Case IH is to test autonomous technology in real-life farming scenarios in its latest field trial, the Autonomy and Automation Program, which will strive to ascertain how the systems can be used to meet the requirements of the agricultural industry.
“While the autonomous concept vehicle reveal in 2016 showed the world what’s possible with autonomous vehicles, it was just that — a concept. This working tractor provided a platform for us to start discussions with farmers and the industry about the technology needed for high-efficiency farming operations today and in the future,” said Robert Zemenchik, Case IH AFS global product manager.
“The only way to validate on-farm uses for autonomous technology is, quite literally, with field pilots where farmers use it on their own farm, integrate it into their own fleet and conduct their everyday activities.”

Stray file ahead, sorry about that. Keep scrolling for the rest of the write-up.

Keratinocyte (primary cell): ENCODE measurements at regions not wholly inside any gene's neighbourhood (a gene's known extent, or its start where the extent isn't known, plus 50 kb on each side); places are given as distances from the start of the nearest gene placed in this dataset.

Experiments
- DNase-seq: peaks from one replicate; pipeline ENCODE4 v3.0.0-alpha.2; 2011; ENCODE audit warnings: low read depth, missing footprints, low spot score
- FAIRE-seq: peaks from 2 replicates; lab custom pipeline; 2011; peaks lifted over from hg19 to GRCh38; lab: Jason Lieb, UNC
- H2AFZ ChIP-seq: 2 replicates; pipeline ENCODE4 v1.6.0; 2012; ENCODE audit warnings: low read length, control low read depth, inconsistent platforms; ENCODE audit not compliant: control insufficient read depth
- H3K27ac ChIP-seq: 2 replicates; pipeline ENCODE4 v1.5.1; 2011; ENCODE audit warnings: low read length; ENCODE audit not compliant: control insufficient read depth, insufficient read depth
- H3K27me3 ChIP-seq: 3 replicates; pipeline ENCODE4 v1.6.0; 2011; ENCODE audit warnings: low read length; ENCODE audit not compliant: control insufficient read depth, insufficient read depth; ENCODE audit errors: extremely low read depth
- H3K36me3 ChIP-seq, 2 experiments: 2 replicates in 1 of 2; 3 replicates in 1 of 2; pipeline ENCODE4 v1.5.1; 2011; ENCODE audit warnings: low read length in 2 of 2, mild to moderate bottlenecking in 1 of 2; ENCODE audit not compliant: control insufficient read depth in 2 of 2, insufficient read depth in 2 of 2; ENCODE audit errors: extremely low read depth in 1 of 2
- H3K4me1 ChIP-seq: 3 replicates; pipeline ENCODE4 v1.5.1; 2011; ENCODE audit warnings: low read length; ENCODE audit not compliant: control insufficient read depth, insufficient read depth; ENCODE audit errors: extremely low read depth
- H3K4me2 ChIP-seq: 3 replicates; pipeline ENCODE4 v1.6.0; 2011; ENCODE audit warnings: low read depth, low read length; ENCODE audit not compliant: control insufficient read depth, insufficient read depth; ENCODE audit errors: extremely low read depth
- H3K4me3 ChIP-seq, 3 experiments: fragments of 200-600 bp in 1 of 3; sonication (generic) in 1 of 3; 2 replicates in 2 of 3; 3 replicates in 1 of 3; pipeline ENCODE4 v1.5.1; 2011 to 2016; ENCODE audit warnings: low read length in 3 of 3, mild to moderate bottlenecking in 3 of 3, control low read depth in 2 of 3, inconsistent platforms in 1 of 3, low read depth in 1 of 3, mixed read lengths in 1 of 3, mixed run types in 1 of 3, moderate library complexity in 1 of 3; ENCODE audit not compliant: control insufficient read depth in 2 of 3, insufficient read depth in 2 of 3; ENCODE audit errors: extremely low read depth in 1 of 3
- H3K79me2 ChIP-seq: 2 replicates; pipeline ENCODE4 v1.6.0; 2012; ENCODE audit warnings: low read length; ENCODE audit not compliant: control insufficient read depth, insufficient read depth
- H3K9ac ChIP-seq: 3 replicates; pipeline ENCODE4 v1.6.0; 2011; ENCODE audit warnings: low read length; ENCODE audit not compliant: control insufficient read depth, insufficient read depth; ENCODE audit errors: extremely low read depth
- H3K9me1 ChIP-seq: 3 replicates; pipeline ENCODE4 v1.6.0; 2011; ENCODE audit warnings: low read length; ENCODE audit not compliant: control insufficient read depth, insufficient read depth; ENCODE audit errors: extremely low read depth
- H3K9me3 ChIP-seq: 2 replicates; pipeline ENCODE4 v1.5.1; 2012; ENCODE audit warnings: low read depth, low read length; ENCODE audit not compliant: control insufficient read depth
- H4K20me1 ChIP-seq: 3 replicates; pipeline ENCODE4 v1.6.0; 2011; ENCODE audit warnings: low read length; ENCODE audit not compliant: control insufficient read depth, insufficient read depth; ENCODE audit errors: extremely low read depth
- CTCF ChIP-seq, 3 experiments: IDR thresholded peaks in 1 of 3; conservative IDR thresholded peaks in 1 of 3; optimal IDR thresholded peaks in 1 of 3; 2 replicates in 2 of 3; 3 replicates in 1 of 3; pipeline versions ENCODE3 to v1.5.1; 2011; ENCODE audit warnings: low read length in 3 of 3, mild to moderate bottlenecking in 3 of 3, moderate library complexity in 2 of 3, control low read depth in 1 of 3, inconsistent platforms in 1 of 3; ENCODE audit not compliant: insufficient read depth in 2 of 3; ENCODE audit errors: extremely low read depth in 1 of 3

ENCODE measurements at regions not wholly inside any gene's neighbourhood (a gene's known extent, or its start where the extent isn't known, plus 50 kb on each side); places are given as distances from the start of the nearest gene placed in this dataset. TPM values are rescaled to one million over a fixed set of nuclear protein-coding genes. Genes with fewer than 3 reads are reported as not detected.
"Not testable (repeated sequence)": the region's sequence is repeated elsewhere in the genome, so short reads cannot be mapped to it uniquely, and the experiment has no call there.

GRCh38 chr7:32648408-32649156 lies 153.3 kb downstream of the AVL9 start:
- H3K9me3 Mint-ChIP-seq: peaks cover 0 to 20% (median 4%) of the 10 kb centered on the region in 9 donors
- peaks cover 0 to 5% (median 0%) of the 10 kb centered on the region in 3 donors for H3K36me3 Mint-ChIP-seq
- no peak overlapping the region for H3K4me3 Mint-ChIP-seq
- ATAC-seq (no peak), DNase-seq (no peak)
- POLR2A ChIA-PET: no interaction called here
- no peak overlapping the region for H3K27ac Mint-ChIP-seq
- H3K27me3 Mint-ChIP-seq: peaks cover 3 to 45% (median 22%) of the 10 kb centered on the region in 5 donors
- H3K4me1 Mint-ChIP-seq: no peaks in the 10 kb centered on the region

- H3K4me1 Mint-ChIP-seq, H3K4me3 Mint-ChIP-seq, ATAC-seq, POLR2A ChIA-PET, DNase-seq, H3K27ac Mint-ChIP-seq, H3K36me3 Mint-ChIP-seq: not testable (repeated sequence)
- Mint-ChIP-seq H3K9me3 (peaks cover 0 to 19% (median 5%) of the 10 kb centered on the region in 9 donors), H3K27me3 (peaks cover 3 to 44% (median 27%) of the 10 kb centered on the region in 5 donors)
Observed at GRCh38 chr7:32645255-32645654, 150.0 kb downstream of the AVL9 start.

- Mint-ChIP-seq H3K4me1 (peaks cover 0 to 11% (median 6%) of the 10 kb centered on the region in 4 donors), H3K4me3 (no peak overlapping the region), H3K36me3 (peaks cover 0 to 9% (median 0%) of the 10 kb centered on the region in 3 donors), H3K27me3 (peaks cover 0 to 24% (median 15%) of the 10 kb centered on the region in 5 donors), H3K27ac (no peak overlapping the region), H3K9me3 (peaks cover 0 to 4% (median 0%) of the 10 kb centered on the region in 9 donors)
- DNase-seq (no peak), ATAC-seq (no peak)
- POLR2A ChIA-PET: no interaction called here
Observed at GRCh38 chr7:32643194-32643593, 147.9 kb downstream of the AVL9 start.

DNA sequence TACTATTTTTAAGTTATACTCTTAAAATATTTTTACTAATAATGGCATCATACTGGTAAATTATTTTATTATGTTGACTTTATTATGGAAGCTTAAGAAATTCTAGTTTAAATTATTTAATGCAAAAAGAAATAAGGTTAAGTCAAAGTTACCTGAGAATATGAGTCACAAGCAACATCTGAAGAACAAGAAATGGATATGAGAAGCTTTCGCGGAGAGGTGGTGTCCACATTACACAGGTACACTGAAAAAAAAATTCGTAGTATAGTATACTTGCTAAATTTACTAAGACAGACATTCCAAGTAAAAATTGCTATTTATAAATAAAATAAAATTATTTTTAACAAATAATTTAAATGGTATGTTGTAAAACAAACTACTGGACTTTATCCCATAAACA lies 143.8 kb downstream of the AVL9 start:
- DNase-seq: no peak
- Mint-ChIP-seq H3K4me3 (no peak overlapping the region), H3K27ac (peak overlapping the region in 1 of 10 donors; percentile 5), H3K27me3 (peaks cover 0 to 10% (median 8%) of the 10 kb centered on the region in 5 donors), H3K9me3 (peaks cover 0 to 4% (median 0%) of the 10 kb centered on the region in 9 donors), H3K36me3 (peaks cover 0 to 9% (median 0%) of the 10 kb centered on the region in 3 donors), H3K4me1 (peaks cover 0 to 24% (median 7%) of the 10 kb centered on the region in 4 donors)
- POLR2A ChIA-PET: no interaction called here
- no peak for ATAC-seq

Focus on repetitive tasks
Working with one of the USA’s largest carrot producers, Bolthouse Farms, the pilot will initially focus on primary and deep tillage. Both of the tasks are highly repetitive ones that Bolthouse Farms conducts all year and for which it relies on a small fleet of autonomous Steiger Quadtrac tractors pulling a True-Tandem disk harrow or Ecolo-Tiger disk ripper.
“One of the primary goals is to receive agronomic and operator feedback on the use of autonomous technology in real-world farm conditions so Case IH can further develop and refine our technological control and machine optimization systems,” Zemenchik said.
“Additionally, we will be able to learn from Bolthouse Farms what uses they envision for automation and autonomy that we might not have already thought of.”
Brian Grant, Bolthouse Farms vice president of agriculture, said, “We’re just now starting to play the ‘What if?’ game — where we’re asking ourselves and the Case IH engineers the questions about what autonomous tractors are capable of, and the answers to these questions are not ‘if’ but ‘when’.”
In preparation for the pilot, Case has come up with five categories of automation. Progressively increasing in the level of autonomy, they are: guidance, coordination and optimization, operator assisted, supervised, and full autonomy. According to the company, current and future technology needs fall in to one of the five categories for agricultural field applications.